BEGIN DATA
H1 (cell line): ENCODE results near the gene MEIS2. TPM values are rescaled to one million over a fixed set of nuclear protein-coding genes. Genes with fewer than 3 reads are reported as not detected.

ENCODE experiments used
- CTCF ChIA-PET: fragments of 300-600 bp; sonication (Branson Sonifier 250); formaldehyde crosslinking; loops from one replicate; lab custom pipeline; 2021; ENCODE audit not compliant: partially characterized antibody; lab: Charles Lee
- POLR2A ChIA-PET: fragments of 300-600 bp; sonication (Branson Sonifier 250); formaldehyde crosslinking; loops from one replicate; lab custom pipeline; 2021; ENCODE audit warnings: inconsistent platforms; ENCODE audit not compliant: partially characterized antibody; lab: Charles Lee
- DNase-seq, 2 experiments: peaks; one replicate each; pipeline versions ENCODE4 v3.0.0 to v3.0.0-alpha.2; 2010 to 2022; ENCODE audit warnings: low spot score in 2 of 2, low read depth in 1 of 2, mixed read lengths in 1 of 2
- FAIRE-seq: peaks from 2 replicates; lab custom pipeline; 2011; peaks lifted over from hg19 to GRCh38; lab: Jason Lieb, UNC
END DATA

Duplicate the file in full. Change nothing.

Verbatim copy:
H1 (cell line): ENCODE results near the gene MEIS2. TPM values are rescaled to one million over a fixed set of nuclear protein-coding genes. Genes with fewer than 3 reads are reported as not detected.

ENCODE experiments used
- CTCF ChIA-PET: fragments of 300-600 bp; sonication (Branson Sonifier 250); formaldehyde crosslinking; loops from one replicate; lab custom pipeline; 2021; ENCODE audit not compliant: partially characterized antibody; lab: Charles Lee
- POLR2A ChIA-PET: fragments of 300-600 bp; sonication (Branson Sonifier 250); formaldehyde crosslinking; loops from one replicate; lab custom pipeline; 2021; ENCODE audit warnings: inconsistent platforms; ENCODE audit not compliant: partially characterized antibody; lab: Charles Lee
- DNase-seq, 2 experiments: peaks; one replicate each; pipeline versions ENCODE4 v3.0.0 to v3.0.0-alpha.2; 2010 to 2022; ENCODE audit warnings: low spot score in 2 of 2, low read depth in 1 of 2, mixed read lengths in 1 of 2
- FAIRE-seq: peaks from 2 replicates; lab custom pipeline; 2011; peaks lifted over from hg19 to GRCh38; lab: Jason Lieb, UNC